“Yeah, of course we were the underdogs, but seeing him on the sideline, he looked so confident,” Long said. “It was freaking awesome because we really controlled that whole game. For the atmosphere around the football program, that night changed everything.”
Tony Franklin vouches
In mid-January, as Neal Brown began familiarizing himself with high school coach across West Virginia and the mid-Atlantic,
61-year-old Tony Franklin was scouring the opposite coast, aiming to recruit California junior college talent to Middle Tennessee State.
No disrespect, but Franklin hopes to sign receivers who are much faster than the Brown kid he once coached at Kentucky from 1998-2000. (Brown made 10 career receptions for the Wildcats, averaging a robust 4.8 yards per catch.)
In 2003, Franklin found himself coaching Brown again, this time for the Lexington Horsemen of the National Indoor Football League, where teams practiced only a couple times each week and players received $250 per game.
“Neal was the typical overachieving possession receiver,” Franklin said. “But he loved that league because we could have three guys in motion at the same time. So he would start off about 20 yards behind the play and by the time the ball was snapped, his 4.75 40 looked like a 4.4. It’s probably the only time he ever felt fast in his life.”
At least Brown proved to be a faster learner.
When Franklin became Troy’s offensive coordinator in 2006, he needed a receiver’s coach and Brown soon had his first FBS coaching offer.
Along with being smart, young and energetic, Brown was affordable. “We couldn’t play a whole lot of money and he was willing to work for very little,” Franklin said.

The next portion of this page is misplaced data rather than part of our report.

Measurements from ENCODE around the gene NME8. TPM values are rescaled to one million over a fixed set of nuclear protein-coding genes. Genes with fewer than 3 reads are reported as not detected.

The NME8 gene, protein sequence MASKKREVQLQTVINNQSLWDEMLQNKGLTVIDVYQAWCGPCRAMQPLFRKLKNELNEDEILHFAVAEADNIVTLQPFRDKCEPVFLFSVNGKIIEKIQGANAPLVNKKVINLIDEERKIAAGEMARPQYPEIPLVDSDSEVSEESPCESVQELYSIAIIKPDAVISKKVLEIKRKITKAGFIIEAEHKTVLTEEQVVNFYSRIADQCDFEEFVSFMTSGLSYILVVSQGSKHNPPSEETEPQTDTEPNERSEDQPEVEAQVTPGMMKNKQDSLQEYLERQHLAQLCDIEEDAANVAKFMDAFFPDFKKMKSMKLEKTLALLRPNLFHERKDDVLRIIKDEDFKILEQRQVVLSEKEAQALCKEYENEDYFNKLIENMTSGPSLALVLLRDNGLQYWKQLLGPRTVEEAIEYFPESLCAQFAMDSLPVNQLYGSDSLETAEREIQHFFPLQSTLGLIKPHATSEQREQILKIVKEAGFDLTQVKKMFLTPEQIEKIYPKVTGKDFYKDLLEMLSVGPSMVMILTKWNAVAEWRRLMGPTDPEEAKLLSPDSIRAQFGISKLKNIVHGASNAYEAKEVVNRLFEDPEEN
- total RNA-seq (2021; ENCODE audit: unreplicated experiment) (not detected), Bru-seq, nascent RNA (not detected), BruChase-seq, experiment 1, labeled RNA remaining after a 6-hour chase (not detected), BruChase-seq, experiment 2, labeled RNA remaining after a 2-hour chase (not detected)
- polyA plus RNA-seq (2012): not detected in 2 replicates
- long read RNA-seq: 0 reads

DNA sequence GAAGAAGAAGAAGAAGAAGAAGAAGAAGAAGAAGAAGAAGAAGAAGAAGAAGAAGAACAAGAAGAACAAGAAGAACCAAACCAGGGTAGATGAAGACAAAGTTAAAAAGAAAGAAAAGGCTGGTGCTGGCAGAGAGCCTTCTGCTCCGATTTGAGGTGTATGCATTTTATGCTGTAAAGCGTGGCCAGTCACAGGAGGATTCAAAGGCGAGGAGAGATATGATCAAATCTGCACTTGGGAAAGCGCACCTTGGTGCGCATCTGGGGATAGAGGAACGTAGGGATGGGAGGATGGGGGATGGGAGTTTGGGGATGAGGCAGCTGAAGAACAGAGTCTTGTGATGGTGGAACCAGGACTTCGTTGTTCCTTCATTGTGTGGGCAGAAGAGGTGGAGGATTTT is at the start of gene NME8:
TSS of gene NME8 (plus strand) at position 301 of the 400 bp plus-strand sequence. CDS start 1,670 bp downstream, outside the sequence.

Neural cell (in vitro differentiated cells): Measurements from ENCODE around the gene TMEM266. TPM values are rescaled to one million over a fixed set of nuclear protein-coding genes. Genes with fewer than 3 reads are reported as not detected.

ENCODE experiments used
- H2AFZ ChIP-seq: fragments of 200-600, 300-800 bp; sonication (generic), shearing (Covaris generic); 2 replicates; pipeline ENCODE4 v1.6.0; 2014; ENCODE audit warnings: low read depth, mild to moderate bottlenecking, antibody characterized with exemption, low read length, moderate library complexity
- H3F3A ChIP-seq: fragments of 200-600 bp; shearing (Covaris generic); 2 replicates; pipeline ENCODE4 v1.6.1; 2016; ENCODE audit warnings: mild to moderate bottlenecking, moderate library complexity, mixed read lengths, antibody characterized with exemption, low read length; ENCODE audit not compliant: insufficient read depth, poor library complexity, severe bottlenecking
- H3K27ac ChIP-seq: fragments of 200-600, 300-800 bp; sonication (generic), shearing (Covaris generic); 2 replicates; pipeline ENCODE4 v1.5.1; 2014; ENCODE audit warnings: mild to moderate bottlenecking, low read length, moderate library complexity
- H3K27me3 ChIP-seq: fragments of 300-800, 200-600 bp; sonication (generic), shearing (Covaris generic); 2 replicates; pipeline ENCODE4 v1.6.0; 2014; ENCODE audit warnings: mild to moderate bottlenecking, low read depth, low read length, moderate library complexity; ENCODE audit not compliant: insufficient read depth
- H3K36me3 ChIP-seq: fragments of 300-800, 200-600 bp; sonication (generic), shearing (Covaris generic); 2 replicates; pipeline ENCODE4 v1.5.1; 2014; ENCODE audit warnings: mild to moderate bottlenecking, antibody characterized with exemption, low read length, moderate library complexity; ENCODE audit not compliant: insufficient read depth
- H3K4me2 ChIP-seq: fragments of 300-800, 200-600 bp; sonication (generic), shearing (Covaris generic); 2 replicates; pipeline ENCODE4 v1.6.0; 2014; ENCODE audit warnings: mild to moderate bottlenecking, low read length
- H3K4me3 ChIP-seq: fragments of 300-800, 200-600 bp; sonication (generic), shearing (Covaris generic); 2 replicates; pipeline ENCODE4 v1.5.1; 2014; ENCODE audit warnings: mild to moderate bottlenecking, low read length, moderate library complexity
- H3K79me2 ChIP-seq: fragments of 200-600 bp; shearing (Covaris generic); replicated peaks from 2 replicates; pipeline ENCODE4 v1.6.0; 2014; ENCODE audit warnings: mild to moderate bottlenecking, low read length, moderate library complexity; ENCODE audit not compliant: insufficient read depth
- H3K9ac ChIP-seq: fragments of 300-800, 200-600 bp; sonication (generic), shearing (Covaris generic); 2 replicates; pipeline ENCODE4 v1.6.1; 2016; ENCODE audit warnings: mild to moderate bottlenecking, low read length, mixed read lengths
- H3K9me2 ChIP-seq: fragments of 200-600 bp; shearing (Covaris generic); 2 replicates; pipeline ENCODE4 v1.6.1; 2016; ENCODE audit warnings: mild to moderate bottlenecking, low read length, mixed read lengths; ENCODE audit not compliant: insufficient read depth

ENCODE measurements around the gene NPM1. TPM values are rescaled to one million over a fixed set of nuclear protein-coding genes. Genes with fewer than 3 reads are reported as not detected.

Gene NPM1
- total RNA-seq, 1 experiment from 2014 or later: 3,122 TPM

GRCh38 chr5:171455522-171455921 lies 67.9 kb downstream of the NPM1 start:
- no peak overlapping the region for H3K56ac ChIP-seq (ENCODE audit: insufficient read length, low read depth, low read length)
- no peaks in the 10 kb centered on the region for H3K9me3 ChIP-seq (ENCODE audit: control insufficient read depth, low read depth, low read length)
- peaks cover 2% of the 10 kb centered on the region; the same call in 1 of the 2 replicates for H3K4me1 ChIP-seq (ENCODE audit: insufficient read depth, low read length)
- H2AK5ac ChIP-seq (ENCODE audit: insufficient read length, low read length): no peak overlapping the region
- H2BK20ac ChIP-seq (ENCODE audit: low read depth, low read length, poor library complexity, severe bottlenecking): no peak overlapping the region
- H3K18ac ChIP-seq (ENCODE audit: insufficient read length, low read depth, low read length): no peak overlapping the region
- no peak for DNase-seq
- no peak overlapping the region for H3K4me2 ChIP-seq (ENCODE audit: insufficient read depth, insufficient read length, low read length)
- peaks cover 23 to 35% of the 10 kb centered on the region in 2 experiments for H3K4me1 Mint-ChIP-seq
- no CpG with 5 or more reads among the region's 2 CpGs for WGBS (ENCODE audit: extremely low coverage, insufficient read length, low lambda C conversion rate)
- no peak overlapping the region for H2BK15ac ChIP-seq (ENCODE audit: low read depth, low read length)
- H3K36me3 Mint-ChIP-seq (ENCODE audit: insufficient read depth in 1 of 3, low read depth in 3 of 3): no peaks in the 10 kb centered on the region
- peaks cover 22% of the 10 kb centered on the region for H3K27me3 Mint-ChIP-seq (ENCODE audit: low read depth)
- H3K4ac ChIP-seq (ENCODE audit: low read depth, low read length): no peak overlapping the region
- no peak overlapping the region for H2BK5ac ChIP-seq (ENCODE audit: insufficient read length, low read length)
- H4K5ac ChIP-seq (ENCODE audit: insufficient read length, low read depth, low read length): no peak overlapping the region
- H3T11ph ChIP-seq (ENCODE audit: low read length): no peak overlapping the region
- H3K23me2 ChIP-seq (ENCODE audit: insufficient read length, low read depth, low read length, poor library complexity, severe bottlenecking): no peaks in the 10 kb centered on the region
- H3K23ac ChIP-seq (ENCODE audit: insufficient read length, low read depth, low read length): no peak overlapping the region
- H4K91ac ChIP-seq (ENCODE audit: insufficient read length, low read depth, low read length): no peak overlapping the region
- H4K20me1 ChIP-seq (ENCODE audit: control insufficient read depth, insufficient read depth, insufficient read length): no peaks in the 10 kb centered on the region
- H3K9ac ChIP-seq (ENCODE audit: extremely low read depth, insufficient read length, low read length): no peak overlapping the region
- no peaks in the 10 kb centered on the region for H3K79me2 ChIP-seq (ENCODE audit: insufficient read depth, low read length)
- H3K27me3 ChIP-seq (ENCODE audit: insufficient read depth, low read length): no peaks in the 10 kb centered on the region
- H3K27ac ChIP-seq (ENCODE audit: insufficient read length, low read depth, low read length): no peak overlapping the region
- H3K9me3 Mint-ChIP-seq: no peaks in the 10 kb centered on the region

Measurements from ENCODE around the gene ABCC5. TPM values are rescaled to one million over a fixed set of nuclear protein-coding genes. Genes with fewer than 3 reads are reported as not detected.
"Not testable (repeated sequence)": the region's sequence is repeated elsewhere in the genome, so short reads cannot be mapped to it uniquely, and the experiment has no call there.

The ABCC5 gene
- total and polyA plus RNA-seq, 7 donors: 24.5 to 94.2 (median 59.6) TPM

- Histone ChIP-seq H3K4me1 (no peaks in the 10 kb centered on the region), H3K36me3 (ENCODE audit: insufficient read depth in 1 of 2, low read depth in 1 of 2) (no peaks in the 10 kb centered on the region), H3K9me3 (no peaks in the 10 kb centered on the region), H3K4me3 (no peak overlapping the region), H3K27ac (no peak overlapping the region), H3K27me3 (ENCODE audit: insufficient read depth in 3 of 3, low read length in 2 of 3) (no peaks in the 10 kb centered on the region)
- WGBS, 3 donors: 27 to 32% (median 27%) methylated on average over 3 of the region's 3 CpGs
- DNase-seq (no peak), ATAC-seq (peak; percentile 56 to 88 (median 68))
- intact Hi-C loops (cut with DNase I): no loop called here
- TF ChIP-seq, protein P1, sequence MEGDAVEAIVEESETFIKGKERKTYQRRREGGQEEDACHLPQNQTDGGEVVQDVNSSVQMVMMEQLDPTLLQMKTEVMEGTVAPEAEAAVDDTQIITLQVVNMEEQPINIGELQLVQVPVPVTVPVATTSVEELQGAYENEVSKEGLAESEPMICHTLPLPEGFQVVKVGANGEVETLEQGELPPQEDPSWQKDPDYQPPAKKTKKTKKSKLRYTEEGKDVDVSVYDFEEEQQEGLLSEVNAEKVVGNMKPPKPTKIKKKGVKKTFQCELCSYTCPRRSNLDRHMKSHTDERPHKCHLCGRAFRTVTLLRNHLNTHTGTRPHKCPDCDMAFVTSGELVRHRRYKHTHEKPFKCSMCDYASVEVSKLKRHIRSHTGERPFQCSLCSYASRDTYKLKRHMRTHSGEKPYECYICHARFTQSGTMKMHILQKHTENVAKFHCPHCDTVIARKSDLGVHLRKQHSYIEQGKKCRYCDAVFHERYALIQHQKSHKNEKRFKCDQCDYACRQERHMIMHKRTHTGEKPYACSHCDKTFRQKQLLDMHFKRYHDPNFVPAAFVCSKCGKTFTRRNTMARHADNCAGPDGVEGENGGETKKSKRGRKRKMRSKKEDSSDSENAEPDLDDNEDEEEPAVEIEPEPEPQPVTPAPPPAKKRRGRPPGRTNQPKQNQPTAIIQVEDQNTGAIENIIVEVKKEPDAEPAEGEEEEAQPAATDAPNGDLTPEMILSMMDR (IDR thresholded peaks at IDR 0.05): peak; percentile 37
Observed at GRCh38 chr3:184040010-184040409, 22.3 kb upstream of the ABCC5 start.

And work he did.
On top of handling position duties, Brown prepared each week as if he were calling plays. That sometimes led to creative suggestions that Troy’s offense incorporated — and some suggestions that didn’t pan out.
“He wasn’t afraid to get his ass chewed,” Franklin said. “Just very meticulous and detail-oriented and extremely confident. Neal was preparing not only to be a coordinator but also to be a head coach.”
In 2008, when Franklin left to join Auburn for his own less successful brush with Tommy Tuberville, Brown earned the Troy promotion and became the youngest offensive coordinator in the FBS.
Franklin has worked with recruiters personable enough to go sign anybody, only they couldn’t evaluate talent. Others could spot upside but failed to connect with players. “Neal happens to be good at both,” he said.
Turns out the coach who came cheap 13 years ago turns out to be “a uniquely special coach and person,” and Franklin is unapologetically bullish on Brown supplanting Dana Holgorsen at West Virginia.
“I’ve known Dana a long time and I think he’s a really, really good football coach,” he said. “And there’s a tremendous heritage of good football coaches at West Virginia. But Neal Brown, I think he’ll end up being the best coach they’ve ever had.”
SECOND OF A TWO-PART STORY: Read the first chapter on West Virginia’s new football coach here.